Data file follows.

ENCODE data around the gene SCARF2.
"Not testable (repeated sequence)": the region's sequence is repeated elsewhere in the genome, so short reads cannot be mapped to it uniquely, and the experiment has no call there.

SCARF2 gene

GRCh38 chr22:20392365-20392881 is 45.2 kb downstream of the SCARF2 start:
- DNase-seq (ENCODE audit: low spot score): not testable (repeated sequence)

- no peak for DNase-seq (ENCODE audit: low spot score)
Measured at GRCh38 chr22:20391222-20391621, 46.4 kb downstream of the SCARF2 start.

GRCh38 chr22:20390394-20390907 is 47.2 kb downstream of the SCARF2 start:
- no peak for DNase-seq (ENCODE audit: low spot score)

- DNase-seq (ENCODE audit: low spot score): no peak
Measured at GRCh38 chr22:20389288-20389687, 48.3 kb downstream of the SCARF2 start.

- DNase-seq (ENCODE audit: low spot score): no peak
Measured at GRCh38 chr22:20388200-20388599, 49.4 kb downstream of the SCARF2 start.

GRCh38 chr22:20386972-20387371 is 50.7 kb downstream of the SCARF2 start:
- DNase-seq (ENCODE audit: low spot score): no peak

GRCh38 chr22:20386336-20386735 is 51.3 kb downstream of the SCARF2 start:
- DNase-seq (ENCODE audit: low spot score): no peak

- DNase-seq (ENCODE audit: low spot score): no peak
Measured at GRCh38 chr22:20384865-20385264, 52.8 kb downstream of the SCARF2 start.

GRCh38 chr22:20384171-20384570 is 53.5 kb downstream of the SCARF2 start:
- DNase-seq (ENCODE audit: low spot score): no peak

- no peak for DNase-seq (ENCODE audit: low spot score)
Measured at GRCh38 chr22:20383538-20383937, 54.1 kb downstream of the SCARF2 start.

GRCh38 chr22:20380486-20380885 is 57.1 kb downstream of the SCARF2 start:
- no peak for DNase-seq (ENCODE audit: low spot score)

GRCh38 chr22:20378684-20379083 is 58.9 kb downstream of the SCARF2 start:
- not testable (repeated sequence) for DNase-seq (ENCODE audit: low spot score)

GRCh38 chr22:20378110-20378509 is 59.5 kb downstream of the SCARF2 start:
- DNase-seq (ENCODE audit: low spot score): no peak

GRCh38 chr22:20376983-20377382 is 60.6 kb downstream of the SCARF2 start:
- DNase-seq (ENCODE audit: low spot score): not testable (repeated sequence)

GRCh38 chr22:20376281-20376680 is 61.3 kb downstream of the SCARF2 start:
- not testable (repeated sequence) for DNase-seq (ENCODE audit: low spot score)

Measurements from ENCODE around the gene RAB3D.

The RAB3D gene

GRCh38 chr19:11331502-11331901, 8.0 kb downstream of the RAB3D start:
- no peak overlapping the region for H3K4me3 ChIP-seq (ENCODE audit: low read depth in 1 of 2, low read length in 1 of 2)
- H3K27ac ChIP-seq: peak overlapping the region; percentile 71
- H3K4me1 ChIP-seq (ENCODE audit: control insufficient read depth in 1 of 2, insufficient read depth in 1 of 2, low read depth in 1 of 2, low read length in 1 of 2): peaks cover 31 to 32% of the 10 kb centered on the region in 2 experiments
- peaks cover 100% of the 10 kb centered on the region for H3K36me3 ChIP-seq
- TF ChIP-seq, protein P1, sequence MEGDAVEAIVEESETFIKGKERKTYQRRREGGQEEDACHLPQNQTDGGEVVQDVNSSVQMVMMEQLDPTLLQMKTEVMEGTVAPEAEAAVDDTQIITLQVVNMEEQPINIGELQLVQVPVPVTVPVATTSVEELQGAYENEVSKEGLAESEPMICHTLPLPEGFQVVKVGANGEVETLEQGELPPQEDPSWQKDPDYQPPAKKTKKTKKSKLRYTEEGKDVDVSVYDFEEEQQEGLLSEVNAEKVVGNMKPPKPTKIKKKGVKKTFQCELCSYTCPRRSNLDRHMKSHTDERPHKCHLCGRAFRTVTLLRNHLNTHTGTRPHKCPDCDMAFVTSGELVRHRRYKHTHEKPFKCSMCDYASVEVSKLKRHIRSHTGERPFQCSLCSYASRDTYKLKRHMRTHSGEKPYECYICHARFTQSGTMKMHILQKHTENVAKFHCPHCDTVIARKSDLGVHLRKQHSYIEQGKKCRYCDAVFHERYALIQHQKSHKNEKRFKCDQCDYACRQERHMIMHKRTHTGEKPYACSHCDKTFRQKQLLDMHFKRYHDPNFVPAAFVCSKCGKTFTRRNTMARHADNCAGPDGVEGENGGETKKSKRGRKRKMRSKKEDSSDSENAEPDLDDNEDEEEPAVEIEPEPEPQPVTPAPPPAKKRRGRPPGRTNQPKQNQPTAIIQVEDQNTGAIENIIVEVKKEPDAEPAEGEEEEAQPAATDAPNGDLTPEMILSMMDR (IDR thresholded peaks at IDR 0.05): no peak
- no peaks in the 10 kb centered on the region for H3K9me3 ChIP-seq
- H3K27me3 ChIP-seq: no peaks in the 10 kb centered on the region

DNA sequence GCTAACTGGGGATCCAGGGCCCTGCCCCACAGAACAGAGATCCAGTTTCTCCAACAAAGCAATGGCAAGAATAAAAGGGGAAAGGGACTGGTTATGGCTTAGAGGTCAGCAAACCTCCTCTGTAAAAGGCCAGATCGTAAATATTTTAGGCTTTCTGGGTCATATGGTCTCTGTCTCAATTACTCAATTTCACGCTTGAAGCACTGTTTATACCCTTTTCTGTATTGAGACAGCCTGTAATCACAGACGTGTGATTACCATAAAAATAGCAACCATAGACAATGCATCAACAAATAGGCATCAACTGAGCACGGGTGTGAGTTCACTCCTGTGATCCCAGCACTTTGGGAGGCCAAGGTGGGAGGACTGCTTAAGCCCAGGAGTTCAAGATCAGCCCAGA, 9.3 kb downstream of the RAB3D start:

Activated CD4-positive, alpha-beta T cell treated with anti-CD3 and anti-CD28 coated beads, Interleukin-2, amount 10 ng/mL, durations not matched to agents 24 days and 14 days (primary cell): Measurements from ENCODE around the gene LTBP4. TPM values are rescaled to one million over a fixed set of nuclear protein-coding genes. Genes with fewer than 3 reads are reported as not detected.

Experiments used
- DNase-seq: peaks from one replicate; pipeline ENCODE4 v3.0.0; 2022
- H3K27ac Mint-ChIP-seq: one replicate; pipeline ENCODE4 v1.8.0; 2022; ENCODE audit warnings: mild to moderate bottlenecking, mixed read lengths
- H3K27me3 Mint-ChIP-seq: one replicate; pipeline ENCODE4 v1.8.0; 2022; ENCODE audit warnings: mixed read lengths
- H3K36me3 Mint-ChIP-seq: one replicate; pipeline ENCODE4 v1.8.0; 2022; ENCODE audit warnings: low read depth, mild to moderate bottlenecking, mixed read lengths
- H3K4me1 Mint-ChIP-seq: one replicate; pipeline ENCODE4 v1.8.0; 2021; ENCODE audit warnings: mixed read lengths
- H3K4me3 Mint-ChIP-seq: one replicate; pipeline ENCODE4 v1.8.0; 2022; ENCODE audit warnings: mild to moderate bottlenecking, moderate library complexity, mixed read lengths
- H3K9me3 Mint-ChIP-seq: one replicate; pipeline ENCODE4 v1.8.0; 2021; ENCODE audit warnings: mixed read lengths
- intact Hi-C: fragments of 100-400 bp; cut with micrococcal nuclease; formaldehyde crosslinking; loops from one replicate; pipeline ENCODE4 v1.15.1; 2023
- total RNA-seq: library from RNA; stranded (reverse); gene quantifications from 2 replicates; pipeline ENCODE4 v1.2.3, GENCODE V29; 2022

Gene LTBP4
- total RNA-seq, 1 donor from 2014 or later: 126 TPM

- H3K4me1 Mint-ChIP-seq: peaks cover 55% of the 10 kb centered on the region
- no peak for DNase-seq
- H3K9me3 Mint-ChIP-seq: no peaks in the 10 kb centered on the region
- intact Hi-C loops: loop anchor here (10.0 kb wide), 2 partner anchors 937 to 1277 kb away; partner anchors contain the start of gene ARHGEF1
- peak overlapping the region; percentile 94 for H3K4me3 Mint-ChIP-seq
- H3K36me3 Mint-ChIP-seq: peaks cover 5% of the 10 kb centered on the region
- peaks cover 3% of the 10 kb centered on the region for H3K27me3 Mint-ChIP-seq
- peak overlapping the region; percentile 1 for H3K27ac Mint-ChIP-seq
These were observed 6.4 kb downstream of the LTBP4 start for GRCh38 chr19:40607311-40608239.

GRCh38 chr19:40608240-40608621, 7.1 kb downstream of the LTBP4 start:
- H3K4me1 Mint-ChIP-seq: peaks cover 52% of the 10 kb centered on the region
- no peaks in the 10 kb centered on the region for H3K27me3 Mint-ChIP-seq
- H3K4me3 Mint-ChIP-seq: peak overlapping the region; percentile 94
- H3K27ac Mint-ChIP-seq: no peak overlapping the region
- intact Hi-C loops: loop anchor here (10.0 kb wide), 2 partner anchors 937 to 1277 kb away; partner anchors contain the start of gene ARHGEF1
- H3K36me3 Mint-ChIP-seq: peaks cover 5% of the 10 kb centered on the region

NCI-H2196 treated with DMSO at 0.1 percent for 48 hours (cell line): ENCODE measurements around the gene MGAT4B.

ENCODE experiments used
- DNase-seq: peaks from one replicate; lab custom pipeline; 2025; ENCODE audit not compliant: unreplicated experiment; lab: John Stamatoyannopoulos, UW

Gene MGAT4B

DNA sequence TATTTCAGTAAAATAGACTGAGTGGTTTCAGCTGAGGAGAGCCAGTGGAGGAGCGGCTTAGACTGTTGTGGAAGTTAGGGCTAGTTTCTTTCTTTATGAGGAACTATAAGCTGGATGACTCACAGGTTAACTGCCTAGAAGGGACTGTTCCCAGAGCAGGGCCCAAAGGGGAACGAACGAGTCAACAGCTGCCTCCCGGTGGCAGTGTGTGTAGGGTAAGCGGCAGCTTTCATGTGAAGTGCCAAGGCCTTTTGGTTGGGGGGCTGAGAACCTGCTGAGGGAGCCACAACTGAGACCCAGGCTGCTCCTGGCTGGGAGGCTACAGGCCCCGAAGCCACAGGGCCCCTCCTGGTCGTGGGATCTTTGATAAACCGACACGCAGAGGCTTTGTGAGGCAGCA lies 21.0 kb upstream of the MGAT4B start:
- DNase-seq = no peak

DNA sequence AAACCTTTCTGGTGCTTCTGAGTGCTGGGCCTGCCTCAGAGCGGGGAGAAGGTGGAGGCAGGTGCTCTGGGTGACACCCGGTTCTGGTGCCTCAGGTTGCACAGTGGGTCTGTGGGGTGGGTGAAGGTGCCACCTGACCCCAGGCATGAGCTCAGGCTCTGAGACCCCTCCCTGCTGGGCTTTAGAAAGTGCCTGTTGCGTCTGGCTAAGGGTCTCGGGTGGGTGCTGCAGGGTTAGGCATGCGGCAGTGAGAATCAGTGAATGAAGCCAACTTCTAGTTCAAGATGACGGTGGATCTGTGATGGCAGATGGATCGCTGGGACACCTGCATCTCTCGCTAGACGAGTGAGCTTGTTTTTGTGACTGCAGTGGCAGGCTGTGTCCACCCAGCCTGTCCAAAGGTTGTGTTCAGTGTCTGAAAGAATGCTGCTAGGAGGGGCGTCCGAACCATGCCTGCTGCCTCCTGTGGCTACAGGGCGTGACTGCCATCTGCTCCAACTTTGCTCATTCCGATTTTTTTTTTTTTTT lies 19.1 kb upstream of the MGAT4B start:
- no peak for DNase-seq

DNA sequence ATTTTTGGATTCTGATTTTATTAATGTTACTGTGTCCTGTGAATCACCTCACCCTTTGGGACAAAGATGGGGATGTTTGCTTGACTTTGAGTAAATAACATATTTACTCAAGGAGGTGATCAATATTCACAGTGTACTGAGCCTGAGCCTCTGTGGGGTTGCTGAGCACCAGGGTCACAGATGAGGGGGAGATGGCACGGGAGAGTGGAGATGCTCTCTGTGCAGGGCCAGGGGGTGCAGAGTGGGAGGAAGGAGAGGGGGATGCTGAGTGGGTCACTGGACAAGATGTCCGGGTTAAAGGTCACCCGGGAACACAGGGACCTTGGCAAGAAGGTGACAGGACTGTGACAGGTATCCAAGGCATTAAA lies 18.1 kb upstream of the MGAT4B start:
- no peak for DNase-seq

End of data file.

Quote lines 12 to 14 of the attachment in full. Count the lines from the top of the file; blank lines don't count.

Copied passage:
- DNase-seq (ENCODE audit: low spot score): no peak
Measured at GRCh38 chr22:20388200-20388599, 49.4 kb downstream of the SCARF2 start.

GRCh38 chr22:20386972-20387371 is 50.7 kb downstream of the SCARF2 start: